President Barack Obama and John Boehner, the top Republican in the House of Representatives, are engaged in a final high-stakes push to secure an ambitious budget deal, less than two weeks before the US runs out of cash to pay its bills, the FT reports. Both the White House and Mr Boehner’s office denied they were close to an agreement, amid rising anxiety in both the Republican and Democratic camps that elements of the deal could provoke a backlash from their respective bases. The agreement under discussion involves some $3,000bn in spending cuts over 10 years, with a commitment to tax reform next year that could bring in additional revenue. But officials familiar with the talks said both sides remained apart over the issue that has long divided them – the Democrats’ insistence that any deal include extra revenues. Republicans have so far opposed any efforts to generate additional revenue by raising taxes or limiting tax deductions for wealthy Americans and some businesses.
US president Barack Obama and Republican House speaker John Boehner were on Thursday still struggling to overcome resistance from their respective parties to a debt ceiling deal, the NYT says. The latest talks, which focused on up to $3,000bn in savings from spending cuts and a tax overhaul, now faced most strident opposition from within the Democrats, the newspaper says. The FT reports one Democratic senator, Barbara Mikulski of Maryland, described the mood in the party as “volcanic” as the deal did not include higher tax revenues. However White House officials insisted the president would not agree to big spending cuts without also securing new revenue.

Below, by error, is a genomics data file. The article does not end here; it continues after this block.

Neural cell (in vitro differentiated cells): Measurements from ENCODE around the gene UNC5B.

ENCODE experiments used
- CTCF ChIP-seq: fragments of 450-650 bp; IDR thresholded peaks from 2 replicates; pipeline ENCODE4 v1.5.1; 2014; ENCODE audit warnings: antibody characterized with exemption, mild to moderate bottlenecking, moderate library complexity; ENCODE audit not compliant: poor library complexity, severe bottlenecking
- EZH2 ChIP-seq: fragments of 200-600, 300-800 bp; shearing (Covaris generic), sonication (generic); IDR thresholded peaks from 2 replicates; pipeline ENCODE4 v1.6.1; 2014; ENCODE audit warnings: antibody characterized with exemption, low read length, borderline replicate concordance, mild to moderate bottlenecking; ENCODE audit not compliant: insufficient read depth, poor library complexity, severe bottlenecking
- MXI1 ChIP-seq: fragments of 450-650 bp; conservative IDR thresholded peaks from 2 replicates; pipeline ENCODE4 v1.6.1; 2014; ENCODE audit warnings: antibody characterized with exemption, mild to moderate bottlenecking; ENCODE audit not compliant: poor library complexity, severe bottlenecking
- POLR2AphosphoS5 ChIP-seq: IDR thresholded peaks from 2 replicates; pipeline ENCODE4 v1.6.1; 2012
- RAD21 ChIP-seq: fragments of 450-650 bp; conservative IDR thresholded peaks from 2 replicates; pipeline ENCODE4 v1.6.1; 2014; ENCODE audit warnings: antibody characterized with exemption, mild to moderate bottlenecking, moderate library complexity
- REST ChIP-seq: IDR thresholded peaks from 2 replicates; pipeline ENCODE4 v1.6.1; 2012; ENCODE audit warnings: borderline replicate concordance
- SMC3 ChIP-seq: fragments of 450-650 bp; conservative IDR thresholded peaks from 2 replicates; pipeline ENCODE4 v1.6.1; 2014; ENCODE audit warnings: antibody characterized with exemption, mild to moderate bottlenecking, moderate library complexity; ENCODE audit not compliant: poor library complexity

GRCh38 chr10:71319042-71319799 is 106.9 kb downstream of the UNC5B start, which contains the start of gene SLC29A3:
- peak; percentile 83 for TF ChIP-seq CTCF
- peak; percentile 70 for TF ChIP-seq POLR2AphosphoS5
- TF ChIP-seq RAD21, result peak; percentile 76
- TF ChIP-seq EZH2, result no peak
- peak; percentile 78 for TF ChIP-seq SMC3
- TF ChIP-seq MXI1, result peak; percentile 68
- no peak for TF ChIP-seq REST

The White House said it was open to a short-term increase in the US borrowing limit to give “a few more days” for negotiations over a broad fiscal package, the FT reports. “If both sides agree to something significant, we will support the measures needed to finalise details,” Jay Carney, White House press secretary, told reporters on Wednesday. President Barack Obama has refused to consider a lift to the debt ceiling that would be only temporary, but Mr Carney said a deal which included a short-term measure that gave time for a more complex and ambitious agreement to work its way through Congress could be acceptable. The Washington Post says the proposal being discussed would raise the debt ceiling by about $2,500bn in three phases, over the course of more than a year. Meanwhile Reuters says the Fed has been actively preparing for the possibility of a US default. Charles Plosser, president of the Philadelphia Federal Reserve Bank, Fed had been working closely with Treasury on a contingency plan, although he believed an agreement would be reached in time to avoid default.